Framing. The way the outcomes of a decision (the action to be taken to solve the problem) are framed is vital. With outcomes framed as gains, people will take more risks; framed as losses they’ll be conservative. When considering whether to invest resources in maintaining a digital resource, we could think in terms of the potential loss of value from that resource, or additional value to be gained, or the opportunity cost of using the resources to this end.
The gambling analogy. Whilst the gambling analogy played a key part in early theory, and indeed has a role in current theories for particular kinds of decisions, there are many kinds of decisions where the analogy fails utterly and many analogies that can work better. Lots of decisions in digital resource management could probably be assessed quite well using normative gambling theory, at least in terms of evaluating probable outcomes and weighing them up against gains or losses. But figuring out the last part of that equation – the value of the gains or losses – can’t be achieved with gambling theory alone.
Scenario theory. One of these alternatives revolves around the construction and testing of scenarios (or stories, if interpreting past events). By creating a web of cause-and-effect relationships (some of them interdependent), weighting them for the likelihood of their outcomes, and again for the value of those outcomes, decision-makers can evaluate which has the best chance of success, and which the best pay-off.
Figuring out an application’s dependencies (and their own inter-dependencies), the likelihood of any of these being disrupted, mitigating strategies and their costs, running the scenarios and figuring out the value of the probable outcomes: this is a complex process, but it’s perhaps one worth pursuing (together with a “significant properties” approach) in evaluating sustainability strategies for museum digital resources.
The nature of the unknown. Even where gambling can seem appropriate, in dealing with uncertainty, it’s not all about the likelihood of a given action succeeding as intended: there is the question of how the scenario will unfold, and even uncertainty as to the value of the outcome in the event of success, since this value may change for the “player” over time. This is pretty pertinent for museum digital sustainability problems, since these will often involve planning well in advance when there is a high degree of uncertainty about not just future conditions and problems, but the value of the resource (or aspects of it) in the future. For example, a learning resource may prove to be much less valuable if there are curriculum changes; the likelihood of this happening may be hard to assess, but the risk might make it injudicious to invest significant effort in making the resource “future-proof”, whatever that is.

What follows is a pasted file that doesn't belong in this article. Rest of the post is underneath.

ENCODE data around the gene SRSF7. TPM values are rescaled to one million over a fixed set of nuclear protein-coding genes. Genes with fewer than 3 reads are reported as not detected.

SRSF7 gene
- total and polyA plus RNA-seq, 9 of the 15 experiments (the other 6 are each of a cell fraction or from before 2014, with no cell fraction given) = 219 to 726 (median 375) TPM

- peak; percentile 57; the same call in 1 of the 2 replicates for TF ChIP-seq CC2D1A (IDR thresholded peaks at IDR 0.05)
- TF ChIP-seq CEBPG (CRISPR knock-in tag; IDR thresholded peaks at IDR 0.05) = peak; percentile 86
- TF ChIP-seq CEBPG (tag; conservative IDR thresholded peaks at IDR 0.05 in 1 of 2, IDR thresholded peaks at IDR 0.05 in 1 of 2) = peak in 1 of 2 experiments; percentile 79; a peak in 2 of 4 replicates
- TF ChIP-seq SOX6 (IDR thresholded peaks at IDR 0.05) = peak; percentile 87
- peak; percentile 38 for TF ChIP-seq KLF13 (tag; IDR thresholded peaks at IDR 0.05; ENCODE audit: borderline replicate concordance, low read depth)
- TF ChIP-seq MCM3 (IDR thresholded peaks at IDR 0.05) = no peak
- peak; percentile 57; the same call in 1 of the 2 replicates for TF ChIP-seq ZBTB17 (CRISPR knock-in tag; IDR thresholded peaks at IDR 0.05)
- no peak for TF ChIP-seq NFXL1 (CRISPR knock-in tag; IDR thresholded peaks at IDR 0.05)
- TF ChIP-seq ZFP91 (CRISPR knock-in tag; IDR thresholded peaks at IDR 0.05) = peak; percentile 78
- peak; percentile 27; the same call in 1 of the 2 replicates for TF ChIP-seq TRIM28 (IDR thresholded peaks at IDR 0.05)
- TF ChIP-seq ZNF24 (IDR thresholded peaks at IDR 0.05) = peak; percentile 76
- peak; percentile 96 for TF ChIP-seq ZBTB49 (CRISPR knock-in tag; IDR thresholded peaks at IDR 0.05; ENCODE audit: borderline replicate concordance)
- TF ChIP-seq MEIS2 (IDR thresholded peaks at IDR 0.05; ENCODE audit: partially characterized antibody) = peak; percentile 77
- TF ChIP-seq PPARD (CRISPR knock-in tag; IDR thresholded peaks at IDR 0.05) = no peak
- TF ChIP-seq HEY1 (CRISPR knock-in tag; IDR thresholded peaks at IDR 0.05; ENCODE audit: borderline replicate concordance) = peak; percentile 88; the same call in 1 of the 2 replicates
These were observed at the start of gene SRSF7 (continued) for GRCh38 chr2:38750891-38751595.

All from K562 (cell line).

Decision making in groups. As well as offering the chance to share knowledge and, one would hope, use this to make better decisions, group decision making throws up hazards, not least the possibility that, instead of sharing new knowledge, groups will focus their discussions on common knowledge and reject anything outside this, thus narrowing the evidential base for their deliberations. Procedural, structural and social barriers can also bias decisions towards one faction or another.
The role of social pressure, morals and ethics. Although “normative” theory has no space for these factors, they are clearly inherent in many decisions. Etzioni has distinguished between three classes of factor influencing decisions:
- utilitarian influence – the economic assessment
- social influence - social pressure to conform, risk of approbation etc.
- deontological influence [deontology is effect of moral obligation and commitment upon behaviour]. May include internalised reflections of social factors e.g. guilt, but covers internal drivers of behaviour.
These are poor caricatures of concepts from the book, and I haven’t even finished yet (two chapters to go) but I really wanted to write something about it. Perhaps in future I’ll work through some fuller, more detailed examples. If that’s of interest let me know with the usual sound of one hand clapping ;-)